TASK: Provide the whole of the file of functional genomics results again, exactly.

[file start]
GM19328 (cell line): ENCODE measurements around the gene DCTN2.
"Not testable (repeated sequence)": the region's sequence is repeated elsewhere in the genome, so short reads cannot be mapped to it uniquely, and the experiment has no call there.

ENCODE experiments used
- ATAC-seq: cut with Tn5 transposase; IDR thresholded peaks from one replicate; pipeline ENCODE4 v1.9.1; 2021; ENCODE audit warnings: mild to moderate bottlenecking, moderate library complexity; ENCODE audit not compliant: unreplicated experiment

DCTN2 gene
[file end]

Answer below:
GM19328 (cell line): ENCODE measurements around the gene DCTN2.
"Not testable (repeated sequence)": the region's sequence is repeated elsewhere in the genome, so short reads cannot be mapped to it uniquely, and the experiment has no call there.

ENCODE experiments used
- ATAC-seq: cut with Tn5 transposase; IDR thresholded peaks from one replicate; pipeline ENCODE4 v1.9.1; 2021; ENCODE audit warnings: mild to moderate bottlenecking, moderate library complexity; ENCODE audit not compliant: unreplicated experiment

DCTN2 gene